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COP21 Guide #7: Loss & Damage

Loss and damage is about dealing with the impacts of extreme weather events as well as slow-onset events. It in effect the result of the failure to prevent climate change and of not committing to enough mitigation, therefore increasing the impossibility to adapt. However it is not a new issue, it has been on the UNFCCC table since 1991. It was originally proposed by the small island state of Vanuatu as an insurance process to compensate against sea level rise. Nevertheless, it was not until the 2007 COP in Bali that we started to associate loss and damage with climate change impacts and it was not until 2010 that the UNFCCC requested one of its bodies (the Subsidiary Body for Implementation, SBI) to take up the issue and make recommendations at the following COP in Durban on its work programme. This included three thematic areas: risk assessment, ranges of approaches to loss and damage, and the role of the convention. The following year, in Doha, the decision to establish ‘institutional arrangements, such as an international mechanism’ was passed within the context of a two-fold objective, increasing ambition on mitigation and adaptation to avoid loss and damage and creating an international mechanism for loss and damage.

Loss and damage was one of the main issues of COP19 in Warsaw. There were two sides, one (developing countries) wanting to establish a mechanism, the other (developed countries) wanting to build on existing institutional arrangements. The main difference between those two platforms is the amount of resources that is devoted to the matter. A mechanism would mean the creation of a whole new body within the UNFCCC process (like for the Clean Development Mechanisms, CDM), which would have its own budget, experts, research, and finance. Institutional arrangements would only look at building on the current relationship between the parties of the COP and will look mostly at emergency relief, which therefore excludes slow-onset events. Emergency relief also exclude non-economic losses (i.e. losses of culture, livelihood, life) and there is even a danger that countries will redirect development aid (mostly loans) towards emergency relief and not encapsulate the difference between natural and climate change induced events. This would also avoid the questions of compensating countries based on historical emissions. On the very last day of the negotiations, this issue ended in a confrontation between the US and the Philippines who respectively represented the two sides of the world. It was decided as a compromise to create the Warsaw International Mechanism on Loss and Damage (WIM) but that it would come under the Cancun Adaptation Framework and not within its own framework. However, this status along with its review, structure and effectiveness will be reviewed in 2016.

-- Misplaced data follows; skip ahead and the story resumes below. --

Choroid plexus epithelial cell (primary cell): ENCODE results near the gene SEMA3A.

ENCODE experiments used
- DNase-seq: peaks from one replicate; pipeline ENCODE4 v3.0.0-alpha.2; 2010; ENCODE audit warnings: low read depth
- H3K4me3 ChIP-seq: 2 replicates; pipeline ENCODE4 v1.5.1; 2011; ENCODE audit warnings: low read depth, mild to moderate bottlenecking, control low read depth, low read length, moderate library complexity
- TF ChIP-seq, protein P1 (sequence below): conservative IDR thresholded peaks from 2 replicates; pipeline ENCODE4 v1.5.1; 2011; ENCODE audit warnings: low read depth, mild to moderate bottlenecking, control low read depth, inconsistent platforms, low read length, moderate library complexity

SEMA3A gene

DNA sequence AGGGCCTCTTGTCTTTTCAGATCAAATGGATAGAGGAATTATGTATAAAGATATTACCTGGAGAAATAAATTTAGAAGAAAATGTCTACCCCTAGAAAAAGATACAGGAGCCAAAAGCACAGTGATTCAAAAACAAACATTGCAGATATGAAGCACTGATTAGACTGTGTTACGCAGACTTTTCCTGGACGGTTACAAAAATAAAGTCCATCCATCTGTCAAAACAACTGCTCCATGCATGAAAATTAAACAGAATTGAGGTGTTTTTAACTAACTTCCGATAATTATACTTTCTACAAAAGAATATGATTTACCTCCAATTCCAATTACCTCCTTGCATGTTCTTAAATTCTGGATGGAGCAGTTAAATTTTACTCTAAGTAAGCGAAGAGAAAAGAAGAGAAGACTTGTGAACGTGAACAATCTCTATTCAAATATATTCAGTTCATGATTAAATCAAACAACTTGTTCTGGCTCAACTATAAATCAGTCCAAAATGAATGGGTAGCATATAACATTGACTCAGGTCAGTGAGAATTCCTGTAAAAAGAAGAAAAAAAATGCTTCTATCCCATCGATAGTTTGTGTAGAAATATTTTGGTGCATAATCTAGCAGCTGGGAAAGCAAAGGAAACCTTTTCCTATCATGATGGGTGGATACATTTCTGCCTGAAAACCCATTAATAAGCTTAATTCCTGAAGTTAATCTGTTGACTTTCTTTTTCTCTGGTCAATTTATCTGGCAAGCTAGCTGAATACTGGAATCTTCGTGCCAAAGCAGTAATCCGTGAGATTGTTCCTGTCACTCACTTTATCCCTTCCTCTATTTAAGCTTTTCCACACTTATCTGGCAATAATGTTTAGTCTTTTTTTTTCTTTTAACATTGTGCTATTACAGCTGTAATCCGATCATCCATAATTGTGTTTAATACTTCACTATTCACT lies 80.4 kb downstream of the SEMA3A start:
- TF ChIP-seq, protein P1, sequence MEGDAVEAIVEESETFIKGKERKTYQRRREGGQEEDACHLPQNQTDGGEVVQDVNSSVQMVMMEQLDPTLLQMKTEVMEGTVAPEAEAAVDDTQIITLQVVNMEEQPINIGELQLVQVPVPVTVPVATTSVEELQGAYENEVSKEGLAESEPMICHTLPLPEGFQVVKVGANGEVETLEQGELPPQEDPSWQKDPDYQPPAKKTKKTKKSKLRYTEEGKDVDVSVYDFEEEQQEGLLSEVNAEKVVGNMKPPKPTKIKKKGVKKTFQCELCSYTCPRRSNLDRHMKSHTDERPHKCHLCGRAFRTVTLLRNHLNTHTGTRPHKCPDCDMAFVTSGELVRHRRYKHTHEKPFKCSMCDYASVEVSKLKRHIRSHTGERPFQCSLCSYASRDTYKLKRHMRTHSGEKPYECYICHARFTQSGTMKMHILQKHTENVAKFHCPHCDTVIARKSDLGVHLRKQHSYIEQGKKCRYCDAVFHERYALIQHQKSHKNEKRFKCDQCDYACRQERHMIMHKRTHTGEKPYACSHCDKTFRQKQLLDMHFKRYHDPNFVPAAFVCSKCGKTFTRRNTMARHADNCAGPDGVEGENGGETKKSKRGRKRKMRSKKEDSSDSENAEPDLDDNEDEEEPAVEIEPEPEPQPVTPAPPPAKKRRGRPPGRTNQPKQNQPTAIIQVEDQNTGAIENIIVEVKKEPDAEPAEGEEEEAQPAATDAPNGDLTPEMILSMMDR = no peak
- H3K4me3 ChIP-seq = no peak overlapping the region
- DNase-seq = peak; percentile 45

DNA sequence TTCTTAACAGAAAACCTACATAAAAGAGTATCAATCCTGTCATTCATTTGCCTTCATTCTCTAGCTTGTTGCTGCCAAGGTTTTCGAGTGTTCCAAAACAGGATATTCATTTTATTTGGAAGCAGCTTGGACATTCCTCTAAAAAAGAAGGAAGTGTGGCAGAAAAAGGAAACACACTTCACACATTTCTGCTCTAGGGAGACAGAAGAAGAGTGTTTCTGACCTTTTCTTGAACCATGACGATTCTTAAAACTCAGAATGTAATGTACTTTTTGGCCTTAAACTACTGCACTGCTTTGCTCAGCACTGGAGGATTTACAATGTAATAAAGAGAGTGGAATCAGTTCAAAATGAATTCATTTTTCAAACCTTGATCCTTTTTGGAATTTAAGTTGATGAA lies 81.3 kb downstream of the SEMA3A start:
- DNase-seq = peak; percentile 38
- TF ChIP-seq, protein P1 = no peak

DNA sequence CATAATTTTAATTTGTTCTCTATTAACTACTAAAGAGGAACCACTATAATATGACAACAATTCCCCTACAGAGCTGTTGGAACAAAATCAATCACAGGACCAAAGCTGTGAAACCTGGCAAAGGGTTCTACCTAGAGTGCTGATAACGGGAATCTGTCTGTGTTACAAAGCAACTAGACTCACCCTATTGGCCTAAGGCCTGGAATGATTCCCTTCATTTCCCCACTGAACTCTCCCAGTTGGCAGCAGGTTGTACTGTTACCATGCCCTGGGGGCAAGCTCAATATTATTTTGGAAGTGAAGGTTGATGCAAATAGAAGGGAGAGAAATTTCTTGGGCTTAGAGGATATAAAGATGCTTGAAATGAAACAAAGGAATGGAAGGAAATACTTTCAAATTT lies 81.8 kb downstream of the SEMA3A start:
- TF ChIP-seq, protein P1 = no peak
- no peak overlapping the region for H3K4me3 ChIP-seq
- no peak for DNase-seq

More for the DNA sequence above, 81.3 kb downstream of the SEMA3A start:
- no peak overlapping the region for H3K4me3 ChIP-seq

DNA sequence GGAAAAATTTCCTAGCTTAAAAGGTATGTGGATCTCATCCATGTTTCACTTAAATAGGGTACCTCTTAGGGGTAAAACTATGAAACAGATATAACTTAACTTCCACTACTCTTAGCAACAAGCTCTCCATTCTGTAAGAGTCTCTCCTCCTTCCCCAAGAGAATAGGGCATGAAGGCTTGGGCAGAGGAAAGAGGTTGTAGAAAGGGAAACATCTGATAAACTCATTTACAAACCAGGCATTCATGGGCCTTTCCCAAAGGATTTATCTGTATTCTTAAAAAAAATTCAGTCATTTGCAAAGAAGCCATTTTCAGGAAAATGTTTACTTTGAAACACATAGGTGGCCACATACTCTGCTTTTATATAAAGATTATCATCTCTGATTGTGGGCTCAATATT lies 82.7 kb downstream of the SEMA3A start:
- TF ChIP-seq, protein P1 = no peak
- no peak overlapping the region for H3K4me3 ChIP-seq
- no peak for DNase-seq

At COP20 in Lima, the UNFCCC adopted the initial 2-year work-plan of the Executive Committee of the WIM and finalised its organisation and governance of its Executive Committee. However this work-plan only includes ‘enhancing understanding knowledge on loss and damage, slow onset events, non-economic losses and risk management’; and basically no concrete impactful action, only vague notions of finance. We can now only hope that this 2-year research plan will lead COP22 to help strengthen this mechanism.

This articles is part of our COP climate guide. The other articles in this series are:

  1. What is at stake in Paris?
  2. Human rights and climate change
  3. Climate financing
  4. Differentiation
  5. Mitigation
  6. Adaption
  7. Loss and damage

Learn more about the climate negotiations from FYEG's COP report which you can download here.